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Untapped Potential Of Group Benefits Could Be $213 Billion, Study Says

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Based on the number of individuals working for businesses that currently do not offer benefits, there is an estimated $213 billion of total unrealized market premium in group benefits, according to a new study by LIMRA International, Windsor, Conn.

Altogether, the group insurance market is probably worth around $624 billion a year, including $410 billion of premiums accounted for by currently enrolled workers, says the new LIMRA report, “Group Insurance Market Potential.”

LIMRA’s study estimates the total market, in both current and potential premiums, at around $513 billion for medical insurance, $43 billion for dental, $26 billion for long-term disability, $22 billion for short-term disability and $19 billion for life insurance.

Based on U.S. census data, the study found employee benefits in private industry in the U.S. represent a huge market, with around 5.1 million businesses having a total of 115 million employees.

Although parts of the benefits market are thoroughly penetrated by many insurance products, firms employing fewer than 500 workers represent a largely untapped market, the study found. For instance, among businesses with 1 to 9 workers, only 45% offer dental coverage, and a similar number offer life insurance in their benefits packages. Yet these firms employ close to 3.8 million individuals.

In contrast, 97% of firms with 500 or more workers offer medical, dental and life insurance.

Half of all employees work for companies with fewer than 500 workers, whose benefits tend to be thinner than among bigger companies.

Sean Flynn, a LIMRA researcher who authored the study report, estimates that it would be reasonable to expect annual premium growth rates of 2.5% if producers and carriers could break through to more of the smaller employers and increase employee take-up rates.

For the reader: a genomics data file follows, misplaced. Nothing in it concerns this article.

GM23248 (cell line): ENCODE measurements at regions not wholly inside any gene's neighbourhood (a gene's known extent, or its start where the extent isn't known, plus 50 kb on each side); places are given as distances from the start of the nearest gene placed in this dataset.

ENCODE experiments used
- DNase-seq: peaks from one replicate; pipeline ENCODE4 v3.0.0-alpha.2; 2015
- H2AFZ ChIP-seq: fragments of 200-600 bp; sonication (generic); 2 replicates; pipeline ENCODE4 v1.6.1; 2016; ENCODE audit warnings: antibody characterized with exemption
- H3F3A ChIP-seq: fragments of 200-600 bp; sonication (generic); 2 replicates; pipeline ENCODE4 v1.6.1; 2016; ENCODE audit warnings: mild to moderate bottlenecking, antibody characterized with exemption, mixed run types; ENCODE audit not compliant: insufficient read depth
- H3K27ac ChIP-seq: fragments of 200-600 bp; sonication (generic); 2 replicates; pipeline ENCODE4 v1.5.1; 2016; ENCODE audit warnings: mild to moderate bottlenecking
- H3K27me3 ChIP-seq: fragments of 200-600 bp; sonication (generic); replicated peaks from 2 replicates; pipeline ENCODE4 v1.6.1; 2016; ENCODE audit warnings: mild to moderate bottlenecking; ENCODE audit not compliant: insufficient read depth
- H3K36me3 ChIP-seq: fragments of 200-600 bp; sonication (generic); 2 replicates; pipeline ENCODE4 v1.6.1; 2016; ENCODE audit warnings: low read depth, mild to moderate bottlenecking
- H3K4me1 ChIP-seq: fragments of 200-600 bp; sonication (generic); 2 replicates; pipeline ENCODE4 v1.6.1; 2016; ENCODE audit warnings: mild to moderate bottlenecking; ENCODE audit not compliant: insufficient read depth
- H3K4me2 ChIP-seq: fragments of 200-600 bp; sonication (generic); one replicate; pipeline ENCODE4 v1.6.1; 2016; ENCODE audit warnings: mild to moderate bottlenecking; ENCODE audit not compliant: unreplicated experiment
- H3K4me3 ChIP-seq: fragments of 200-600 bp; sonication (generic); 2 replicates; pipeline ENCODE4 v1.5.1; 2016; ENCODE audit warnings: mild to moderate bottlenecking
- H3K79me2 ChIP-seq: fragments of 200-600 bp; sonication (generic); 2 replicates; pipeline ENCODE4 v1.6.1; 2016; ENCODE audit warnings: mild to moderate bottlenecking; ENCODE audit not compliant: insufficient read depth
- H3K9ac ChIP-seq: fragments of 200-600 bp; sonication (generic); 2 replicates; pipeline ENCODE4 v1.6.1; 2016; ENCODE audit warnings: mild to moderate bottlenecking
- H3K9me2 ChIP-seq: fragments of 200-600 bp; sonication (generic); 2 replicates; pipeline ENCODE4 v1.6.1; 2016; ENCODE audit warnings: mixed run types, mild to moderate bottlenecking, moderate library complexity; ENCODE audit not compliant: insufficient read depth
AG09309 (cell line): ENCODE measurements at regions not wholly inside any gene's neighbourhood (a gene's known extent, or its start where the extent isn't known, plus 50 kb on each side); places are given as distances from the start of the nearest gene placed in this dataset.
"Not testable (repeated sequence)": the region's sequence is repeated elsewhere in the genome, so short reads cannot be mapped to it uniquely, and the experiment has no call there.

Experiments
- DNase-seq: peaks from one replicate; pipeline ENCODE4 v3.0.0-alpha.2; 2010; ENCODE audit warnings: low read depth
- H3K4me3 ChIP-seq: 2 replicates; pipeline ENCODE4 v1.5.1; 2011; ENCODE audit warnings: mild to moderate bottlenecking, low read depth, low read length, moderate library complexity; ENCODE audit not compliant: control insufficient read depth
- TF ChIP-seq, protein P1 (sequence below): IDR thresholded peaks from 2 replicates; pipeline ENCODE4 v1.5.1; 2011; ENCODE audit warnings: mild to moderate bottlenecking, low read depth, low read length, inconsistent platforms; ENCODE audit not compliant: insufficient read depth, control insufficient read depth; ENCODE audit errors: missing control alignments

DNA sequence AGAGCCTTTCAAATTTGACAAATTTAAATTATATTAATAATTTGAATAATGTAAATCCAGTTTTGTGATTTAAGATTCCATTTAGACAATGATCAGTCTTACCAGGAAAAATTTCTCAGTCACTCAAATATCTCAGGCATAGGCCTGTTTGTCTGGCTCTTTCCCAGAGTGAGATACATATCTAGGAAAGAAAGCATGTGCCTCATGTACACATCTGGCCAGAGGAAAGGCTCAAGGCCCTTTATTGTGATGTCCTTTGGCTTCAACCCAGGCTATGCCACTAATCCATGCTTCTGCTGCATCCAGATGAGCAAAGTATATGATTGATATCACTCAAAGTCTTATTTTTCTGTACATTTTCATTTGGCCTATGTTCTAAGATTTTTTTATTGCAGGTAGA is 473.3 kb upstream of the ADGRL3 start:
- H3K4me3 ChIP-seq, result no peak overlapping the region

With a 2.5% growth, the industry could pull in an additional $10.3 billion in premiums. In addition to an extra $9.2 billion in medical insurance premiums, that would add $496 million in dental premiums, $245.7 million in life insurance, $209.9 million in STD and $191.7 million in LTD, according to the study’s estimates.

By the same token, if the industry could achieve a 5% growth, it would earn more than $20 billion of additional premium, Flynn notes. Although he acknowledges that such growth would be a stretch, he says it would be achievable if more producers and carriers went after the small group market, which LIMRA defines as companies with fewer than 100 workers.

“With the exception of add-on and takeover business, there are fewer opportunities in the large employer segment,” Flynn says.

Producers and carriers could also be more aggressive in selling to employees rather than just to the employer’s executive staff, he suggests.

“Often, employees don’t see the inherent value of their benefits program and focus simply on the amount of money coming out of their paycheck,” he says.

Stronger benefits communications during enrollment, including meeting with employees directly, either in groups or individually, could be especially helpful with smaller employers, who don’t have the human resources and benefits staff of larger firms, he points out.

“We also suggest carriers push nontraditional, voluntary benefits and high-deductible and mini-med health plans,” Flynn says. “As more companies cut budgets and newer employers hold off on establishing benefits programs, there are fewer dollars for benefits. The nontraditional benefits are especially helpful among smaller employers with limited benefits dollars. It’s also a way for the industry to bring uninsured individuals in.”